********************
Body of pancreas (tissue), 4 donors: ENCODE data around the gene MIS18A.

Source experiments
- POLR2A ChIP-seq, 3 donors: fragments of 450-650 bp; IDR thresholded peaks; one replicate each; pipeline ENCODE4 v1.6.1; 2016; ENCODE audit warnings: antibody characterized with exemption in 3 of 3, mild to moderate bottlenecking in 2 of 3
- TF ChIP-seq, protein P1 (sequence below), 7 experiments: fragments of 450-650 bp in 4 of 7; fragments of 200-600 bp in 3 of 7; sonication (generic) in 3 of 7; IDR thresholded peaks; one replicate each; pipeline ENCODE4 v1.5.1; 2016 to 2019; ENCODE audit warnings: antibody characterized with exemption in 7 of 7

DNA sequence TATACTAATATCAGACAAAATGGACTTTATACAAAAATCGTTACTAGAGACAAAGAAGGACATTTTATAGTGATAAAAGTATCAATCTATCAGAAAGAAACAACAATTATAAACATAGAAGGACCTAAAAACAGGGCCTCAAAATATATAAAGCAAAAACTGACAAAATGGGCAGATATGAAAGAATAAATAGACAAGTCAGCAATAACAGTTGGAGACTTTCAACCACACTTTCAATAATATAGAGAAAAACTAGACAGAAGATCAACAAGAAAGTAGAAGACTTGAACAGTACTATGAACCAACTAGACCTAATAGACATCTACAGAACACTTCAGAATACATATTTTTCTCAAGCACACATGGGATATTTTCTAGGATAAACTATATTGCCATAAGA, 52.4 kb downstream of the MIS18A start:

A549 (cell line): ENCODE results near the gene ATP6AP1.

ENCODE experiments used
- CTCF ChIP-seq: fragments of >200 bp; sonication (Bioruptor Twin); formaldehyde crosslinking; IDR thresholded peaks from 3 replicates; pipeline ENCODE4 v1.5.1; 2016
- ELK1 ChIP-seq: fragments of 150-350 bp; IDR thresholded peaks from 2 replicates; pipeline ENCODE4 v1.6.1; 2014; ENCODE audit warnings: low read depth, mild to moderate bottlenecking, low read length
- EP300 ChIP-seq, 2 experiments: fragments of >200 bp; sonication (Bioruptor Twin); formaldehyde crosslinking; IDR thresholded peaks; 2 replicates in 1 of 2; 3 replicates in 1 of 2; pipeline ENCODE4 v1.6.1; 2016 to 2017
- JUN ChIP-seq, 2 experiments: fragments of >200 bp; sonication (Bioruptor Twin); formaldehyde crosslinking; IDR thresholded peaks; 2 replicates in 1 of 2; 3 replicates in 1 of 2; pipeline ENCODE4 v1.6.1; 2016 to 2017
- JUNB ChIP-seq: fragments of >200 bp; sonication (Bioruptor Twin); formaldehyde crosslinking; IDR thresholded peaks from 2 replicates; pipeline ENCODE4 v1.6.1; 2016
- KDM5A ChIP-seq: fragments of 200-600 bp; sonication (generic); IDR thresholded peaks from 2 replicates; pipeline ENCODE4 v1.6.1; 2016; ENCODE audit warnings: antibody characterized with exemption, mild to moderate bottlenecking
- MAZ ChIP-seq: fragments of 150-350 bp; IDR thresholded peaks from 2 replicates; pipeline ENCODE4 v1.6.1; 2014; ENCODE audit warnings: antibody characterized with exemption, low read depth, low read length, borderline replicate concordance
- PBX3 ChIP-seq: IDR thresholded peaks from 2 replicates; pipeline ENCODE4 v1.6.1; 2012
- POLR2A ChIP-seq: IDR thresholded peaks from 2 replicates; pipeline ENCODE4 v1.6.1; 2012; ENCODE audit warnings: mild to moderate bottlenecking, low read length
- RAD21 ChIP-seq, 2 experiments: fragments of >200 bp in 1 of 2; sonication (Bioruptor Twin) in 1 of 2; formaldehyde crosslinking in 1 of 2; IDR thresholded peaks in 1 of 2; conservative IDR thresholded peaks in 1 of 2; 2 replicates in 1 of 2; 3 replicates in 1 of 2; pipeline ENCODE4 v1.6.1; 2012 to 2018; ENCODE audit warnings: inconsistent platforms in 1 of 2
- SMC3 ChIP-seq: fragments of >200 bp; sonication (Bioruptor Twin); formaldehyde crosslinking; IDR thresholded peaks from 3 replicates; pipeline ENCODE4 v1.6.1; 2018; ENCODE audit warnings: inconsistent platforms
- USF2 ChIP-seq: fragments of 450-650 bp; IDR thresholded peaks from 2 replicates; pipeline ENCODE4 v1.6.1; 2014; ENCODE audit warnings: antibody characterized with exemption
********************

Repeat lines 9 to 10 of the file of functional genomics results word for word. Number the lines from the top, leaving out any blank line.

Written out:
- ELK1 ChIP-seq: fragments of 150-350 bp; IDR thresholded peaks from 2 replicates; pipeline ENCODE4 v1.6.1; 2014; ENCODE audit warnings: low read depth, mild to moderate bottlenecking, low read length
- EP300 ChIP-seq, 2 experiments: fragments of >200 bp; sonication (Bioruptor Twin); formaldehyde crosslinking; IDR thresholded peaks; 2 replicates in 1 of 2; 3 replicates in 1 of 2; pipeline ENCODE4 v1.6.1; 2016 to 2017